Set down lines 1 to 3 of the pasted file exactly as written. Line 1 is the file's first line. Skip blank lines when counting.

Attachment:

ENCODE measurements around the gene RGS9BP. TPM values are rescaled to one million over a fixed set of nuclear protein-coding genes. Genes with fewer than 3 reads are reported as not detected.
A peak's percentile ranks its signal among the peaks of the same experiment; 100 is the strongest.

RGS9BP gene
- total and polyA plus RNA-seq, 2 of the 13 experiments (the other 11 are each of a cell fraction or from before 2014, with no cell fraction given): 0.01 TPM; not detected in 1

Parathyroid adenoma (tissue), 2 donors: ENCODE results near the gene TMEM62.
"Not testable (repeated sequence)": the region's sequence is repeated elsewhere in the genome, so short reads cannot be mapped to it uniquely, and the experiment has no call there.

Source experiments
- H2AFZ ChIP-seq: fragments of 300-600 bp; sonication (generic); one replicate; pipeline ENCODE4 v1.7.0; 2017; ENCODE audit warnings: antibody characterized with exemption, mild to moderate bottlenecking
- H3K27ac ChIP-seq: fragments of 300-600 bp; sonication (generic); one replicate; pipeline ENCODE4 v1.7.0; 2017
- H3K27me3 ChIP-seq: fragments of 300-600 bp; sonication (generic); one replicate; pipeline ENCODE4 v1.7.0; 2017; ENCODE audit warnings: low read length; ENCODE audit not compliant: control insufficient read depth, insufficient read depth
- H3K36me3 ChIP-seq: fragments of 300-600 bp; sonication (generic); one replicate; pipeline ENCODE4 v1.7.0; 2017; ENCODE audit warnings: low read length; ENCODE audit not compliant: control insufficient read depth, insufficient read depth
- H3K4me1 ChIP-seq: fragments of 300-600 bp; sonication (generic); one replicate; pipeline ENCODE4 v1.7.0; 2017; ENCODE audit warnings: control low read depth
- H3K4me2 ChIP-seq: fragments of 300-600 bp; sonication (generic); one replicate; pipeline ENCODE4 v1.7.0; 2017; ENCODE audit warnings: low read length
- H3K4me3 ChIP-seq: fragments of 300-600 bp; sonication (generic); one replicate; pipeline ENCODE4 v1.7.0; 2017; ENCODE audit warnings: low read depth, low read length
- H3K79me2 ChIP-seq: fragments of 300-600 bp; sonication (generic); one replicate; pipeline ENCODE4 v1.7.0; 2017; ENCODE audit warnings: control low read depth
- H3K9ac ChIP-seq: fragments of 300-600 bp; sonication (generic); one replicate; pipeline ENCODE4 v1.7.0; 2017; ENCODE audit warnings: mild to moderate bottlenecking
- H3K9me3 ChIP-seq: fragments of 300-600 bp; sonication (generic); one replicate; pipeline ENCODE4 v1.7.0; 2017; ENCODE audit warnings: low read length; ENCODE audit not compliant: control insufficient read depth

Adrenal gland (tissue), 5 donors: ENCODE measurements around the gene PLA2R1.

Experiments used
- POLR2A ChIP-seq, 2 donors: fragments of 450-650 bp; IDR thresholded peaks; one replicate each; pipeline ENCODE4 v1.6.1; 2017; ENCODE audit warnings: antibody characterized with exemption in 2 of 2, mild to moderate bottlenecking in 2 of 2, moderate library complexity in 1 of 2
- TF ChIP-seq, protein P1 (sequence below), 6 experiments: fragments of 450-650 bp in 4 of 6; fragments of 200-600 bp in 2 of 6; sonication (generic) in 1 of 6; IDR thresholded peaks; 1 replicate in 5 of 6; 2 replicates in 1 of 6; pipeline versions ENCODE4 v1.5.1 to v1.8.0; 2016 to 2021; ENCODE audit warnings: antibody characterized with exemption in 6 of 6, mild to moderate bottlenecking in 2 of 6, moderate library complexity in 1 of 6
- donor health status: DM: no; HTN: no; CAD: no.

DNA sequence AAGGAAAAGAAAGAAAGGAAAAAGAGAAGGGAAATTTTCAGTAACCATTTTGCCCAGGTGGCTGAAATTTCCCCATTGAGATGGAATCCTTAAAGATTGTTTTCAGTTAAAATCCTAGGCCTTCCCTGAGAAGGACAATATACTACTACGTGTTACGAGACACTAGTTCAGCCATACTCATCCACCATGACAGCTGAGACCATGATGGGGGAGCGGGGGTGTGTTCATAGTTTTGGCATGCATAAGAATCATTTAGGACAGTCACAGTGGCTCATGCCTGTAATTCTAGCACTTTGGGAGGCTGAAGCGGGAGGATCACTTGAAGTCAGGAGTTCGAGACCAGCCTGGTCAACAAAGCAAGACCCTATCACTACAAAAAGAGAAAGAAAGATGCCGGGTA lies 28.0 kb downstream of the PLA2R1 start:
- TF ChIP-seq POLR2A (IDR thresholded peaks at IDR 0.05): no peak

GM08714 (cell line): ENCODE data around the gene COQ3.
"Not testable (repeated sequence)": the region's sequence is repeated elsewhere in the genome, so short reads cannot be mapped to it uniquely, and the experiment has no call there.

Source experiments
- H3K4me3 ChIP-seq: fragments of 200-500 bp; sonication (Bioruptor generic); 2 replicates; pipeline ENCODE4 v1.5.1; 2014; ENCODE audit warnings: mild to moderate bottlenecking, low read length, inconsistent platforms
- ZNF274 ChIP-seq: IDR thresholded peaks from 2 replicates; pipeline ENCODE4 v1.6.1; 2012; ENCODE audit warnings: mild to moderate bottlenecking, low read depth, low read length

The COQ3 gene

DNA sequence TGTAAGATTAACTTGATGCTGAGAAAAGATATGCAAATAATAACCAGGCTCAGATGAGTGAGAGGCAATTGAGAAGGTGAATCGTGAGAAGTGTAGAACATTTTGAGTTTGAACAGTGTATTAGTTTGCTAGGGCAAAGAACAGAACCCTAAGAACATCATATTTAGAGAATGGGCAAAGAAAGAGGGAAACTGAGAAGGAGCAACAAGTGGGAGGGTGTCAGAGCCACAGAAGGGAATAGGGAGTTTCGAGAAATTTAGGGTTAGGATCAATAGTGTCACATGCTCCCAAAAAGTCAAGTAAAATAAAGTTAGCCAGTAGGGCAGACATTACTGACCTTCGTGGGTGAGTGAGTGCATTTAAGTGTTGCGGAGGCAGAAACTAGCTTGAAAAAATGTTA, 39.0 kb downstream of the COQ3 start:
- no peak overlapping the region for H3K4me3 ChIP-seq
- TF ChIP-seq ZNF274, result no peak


ENCODE measurements around the gene RGS9BP. TPM values are rescaled to one million over a fixed set of nuclear protein-coding genes. Genes with fewer than 3 reads are reported as not detected.
A peak's percentile ranks its signal among the peaks of the same experiment; 100 is the strongest.

RGS9BP gene